A reproduction of parts of Matera, the city in southern Italy called the “Italian Jerusalem.“ The scene also cost far less than last year’s nativity scene.
We know what Jerusalem was like when Jesus lived 2,000 years ago thanks to the description provided by Josephus Flavius. As described by the Roman-Jewish historian, Jerusalem must have been very similar to Matera, a small town in Basilicata (in ancient times referred to as Lucania), a region of Southern Italy.
Matera is made up of districts (called Sassi in Italian) of white houses built on the slope of a deep ravine in the shape of an amphitheatre. Even the nearby landscape is reminiscent of that of Jerusalem: the rocks are calcareous, the light is almost identical, and so is the topography of the area.
When film director Pier Paolo Pasolini decided to shoot a film based on St. Matthew’s Gospel in 1964, he chose Matera as the setting of his film. Other film directors have worked here too; the most famous of these is Mel Gibson, who spent several months in the town center. The worldwide success of this masterpiece, The Passion of the Christ, has led people to identify the lanes of this Italian town with ancient Jerusalem.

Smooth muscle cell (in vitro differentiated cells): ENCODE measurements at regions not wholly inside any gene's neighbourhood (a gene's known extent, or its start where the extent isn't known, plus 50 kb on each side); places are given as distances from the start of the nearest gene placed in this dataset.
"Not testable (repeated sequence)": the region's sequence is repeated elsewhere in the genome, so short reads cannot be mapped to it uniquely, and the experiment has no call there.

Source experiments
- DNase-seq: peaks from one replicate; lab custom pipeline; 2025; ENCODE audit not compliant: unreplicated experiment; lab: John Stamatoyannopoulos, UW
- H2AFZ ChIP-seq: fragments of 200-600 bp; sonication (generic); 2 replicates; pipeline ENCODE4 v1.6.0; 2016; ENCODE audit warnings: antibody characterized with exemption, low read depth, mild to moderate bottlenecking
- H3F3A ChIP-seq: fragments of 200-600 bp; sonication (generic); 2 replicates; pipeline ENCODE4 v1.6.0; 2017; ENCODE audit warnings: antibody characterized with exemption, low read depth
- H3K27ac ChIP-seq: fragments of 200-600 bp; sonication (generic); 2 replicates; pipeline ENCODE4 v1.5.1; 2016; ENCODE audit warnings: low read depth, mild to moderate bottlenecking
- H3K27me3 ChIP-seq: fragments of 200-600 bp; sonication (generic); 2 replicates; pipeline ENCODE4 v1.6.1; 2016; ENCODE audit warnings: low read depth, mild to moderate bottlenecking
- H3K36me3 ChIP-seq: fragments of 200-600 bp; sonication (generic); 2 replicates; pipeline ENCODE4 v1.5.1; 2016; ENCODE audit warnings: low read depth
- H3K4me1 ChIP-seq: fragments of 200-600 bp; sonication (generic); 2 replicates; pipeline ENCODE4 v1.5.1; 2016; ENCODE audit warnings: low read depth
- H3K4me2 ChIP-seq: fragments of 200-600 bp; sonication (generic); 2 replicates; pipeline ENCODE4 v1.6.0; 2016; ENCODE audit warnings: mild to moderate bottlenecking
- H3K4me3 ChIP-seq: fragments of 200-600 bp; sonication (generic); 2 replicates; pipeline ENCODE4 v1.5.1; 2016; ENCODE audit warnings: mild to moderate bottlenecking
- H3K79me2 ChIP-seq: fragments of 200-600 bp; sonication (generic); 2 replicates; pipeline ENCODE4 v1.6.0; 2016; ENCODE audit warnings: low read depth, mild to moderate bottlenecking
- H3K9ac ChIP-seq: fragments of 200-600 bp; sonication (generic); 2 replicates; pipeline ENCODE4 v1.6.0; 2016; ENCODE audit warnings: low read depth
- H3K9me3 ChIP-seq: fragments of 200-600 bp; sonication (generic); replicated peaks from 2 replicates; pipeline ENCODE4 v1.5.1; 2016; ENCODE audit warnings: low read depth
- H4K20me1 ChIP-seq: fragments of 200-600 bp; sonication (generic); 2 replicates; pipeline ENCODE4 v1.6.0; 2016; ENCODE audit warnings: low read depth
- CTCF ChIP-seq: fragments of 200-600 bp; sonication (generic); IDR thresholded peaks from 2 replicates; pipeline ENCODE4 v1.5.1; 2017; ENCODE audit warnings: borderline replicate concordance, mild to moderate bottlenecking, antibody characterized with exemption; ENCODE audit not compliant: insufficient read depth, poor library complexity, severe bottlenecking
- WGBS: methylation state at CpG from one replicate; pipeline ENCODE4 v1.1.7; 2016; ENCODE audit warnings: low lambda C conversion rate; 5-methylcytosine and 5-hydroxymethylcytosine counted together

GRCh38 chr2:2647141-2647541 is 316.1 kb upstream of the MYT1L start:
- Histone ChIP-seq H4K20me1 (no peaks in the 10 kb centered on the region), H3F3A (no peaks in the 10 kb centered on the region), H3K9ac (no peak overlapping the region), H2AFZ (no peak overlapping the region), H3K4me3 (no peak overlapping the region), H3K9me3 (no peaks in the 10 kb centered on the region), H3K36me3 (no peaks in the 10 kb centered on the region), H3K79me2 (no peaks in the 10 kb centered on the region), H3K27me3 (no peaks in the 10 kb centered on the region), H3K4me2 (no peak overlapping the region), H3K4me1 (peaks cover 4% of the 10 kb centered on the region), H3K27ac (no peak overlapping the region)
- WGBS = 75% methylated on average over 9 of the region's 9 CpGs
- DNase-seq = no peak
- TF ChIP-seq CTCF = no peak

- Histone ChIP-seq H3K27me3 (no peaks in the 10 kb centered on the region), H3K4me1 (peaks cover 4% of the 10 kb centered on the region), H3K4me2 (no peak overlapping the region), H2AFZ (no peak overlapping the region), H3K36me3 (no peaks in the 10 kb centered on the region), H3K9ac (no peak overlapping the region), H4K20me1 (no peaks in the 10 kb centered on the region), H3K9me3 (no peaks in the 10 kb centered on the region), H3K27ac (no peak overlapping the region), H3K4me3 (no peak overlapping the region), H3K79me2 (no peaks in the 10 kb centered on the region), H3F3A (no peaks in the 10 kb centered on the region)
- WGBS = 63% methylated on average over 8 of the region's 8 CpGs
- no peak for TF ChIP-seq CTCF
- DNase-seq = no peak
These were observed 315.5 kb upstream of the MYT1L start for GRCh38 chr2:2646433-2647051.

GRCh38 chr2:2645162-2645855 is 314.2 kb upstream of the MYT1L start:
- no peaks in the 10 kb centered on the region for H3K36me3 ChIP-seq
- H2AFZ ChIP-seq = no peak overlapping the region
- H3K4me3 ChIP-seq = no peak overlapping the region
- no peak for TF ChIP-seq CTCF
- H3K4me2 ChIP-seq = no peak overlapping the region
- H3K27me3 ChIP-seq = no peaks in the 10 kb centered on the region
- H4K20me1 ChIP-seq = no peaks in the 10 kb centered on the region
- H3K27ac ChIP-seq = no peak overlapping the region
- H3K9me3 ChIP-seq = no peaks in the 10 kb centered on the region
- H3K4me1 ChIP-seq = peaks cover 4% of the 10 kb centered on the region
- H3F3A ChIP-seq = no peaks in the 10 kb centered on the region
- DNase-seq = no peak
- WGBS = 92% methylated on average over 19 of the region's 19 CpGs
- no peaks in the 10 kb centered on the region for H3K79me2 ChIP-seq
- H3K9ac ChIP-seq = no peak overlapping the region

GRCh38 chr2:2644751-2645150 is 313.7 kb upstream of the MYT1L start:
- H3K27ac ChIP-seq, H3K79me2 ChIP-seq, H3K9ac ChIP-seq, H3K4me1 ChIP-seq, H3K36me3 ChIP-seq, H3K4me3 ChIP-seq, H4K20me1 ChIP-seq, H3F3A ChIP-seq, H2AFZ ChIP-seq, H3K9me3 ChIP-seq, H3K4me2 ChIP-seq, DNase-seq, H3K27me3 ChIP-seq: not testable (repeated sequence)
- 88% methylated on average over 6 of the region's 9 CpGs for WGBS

The Nativity scene decorating St. Peter’s Square this year comes from Lucania as a gift from the local authorities to Benedict XVI. It is the work of Francesco Artese, a local artist, the creator of Nativity scenes in many prestigious places of worship who, on this occasion, was assisted by Vatican staff.
The work of Artese features the reproduction of the Sassi of Matera with its white houses built on the slope of the deep canyon. Three well-known churches of the area can be recognized. On the lower right is the Church of St. Nicholas of the Greeks and the interior of the Church of St. Augustine (in Matera and its environments there are 155 churches and hermitages dating back to the Middle Ages, built by monks who lived on agriculture); the upper part features the façade of the Church of St. John the Baptist.
In this setting the author has placed more than 100 figurines: those in the foreground are 32 centimetres (about 12 inches) tall, those in the background 26 centimetres (about 10 inches).
The Nativity scene, which is 8 meters high (about 25 feet), is placed on a platform measuring 11 x 13 meters (about 35 by 40 feet), which amounts to about 150 square meters (1,400 square feet). It is surrounded on three sides by a large canvas showing reproductions of 9th century frescoes situated in the so-called Crypt of Original Sin, a rupestrian crypt a few kilometers from Matera; it is referred to as the Sistine Chapel of the Middle Ages thanks to the extraordinary quality of its frescoes. The lighting of the Nativity scene was set up by stage designer Mario Carlo Garrambone, who has employed the lighting equipment used on film sets.
This year’s Nativity scene is a novelty in another respect: it cost the Vatican only € 21,800 (about $28,000) — € 180,000 less than last year, as Monsignor Giuseppe Sciacca, secretary general of the Vatican governor’s office, pointed out. The rest of the cost was covered by the Regional Council of Basilicata and other sponsors.